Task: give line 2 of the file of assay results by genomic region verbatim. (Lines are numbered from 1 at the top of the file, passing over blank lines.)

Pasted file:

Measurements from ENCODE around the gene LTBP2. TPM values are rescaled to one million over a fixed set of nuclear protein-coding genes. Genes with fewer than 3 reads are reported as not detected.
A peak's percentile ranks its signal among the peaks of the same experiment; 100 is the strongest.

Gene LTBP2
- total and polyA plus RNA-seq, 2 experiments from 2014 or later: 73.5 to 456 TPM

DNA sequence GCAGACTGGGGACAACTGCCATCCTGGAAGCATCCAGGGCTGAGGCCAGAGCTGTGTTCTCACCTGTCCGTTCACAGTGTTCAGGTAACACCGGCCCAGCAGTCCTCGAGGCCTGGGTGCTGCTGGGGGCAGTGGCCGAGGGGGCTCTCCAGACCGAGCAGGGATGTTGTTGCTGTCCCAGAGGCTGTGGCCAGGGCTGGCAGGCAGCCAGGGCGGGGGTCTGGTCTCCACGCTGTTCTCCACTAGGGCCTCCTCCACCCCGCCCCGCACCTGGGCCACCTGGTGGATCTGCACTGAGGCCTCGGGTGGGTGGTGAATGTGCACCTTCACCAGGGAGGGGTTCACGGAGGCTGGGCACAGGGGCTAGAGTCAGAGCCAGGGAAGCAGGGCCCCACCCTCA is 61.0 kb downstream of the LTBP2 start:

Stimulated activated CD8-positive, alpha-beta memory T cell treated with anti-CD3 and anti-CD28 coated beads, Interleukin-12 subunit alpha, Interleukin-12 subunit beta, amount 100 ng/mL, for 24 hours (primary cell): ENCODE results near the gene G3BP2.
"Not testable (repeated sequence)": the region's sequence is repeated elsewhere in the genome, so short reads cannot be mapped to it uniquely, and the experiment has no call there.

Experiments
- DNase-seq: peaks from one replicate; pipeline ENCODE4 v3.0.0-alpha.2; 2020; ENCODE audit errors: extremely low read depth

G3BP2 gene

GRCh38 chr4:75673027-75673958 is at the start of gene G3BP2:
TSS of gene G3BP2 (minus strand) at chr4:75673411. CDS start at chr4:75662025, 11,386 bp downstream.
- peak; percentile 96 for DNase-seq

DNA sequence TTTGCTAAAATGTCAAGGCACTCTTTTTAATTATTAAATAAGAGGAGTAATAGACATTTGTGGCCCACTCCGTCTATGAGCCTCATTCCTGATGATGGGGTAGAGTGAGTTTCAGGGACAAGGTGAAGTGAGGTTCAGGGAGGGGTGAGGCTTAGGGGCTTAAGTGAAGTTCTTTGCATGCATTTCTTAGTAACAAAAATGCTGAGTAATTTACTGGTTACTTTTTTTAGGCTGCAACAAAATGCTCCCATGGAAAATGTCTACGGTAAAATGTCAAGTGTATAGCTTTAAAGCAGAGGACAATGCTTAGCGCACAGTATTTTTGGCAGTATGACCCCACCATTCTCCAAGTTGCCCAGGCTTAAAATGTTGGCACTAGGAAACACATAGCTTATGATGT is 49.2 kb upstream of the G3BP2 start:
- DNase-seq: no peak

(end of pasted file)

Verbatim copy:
A peak's percentile ranks its signal among the peaks of the same experiment; 100 is the strongest.